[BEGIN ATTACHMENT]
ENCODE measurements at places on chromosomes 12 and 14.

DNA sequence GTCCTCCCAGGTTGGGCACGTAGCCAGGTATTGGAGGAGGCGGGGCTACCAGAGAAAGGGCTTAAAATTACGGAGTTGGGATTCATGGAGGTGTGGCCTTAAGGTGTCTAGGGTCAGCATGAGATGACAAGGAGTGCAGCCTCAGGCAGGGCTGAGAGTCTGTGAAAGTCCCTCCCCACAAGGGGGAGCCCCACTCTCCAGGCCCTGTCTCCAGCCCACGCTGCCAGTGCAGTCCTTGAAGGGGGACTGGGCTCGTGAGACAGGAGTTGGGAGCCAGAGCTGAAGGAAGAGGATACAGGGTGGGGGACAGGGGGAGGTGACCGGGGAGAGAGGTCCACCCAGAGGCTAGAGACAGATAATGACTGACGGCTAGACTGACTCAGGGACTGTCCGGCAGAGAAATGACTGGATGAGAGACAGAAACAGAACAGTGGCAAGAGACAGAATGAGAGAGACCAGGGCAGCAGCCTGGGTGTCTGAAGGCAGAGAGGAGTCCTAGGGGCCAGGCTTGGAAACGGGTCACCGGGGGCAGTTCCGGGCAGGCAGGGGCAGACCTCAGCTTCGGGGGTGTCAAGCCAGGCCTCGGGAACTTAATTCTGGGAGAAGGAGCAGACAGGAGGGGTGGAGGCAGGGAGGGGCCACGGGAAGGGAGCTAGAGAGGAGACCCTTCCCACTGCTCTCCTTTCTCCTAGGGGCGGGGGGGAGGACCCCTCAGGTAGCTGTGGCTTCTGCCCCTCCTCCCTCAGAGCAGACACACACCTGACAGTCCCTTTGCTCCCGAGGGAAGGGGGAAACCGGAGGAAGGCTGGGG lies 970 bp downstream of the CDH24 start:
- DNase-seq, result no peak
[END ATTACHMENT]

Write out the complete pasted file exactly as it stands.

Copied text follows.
ENCODE measurements at places on chromosomes 12 and 14.

DNA sequence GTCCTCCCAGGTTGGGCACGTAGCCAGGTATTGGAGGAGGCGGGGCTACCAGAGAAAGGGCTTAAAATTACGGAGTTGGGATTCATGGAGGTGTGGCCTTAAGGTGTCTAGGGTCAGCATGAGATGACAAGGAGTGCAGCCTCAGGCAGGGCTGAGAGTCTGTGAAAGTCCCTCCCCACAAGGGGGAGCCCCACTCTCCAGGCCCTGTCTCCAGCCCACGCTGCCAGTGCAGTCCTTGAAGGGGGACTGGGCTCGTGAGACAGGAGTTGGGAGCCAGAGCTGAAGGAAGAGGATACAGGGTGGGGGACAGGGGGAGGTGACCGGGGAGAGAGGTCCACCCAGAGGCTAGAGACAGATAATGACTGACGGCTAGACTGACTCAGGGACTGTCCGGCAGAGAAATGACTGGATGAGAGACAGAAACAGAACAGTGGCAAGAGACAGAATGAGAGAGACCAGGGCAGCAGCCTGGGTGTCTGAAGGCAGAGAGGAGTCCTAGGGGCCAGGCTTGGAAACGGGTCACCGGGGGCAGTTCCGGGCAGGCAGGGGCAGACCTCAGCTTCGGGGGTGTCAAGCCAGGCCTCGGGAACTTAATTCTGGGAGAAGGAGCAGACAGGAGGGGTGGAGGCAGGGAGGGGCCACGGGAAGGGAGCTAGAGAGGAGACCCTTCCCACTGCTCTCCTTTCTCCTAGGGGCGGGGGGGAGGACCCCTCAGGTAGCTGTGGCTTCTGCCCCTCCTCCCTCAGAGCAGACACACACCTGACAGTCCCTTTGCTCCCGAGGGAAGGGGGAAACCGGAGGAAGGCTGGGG lies 970 bp downstream of the CDH24 start:
- DNase-seq, result no peak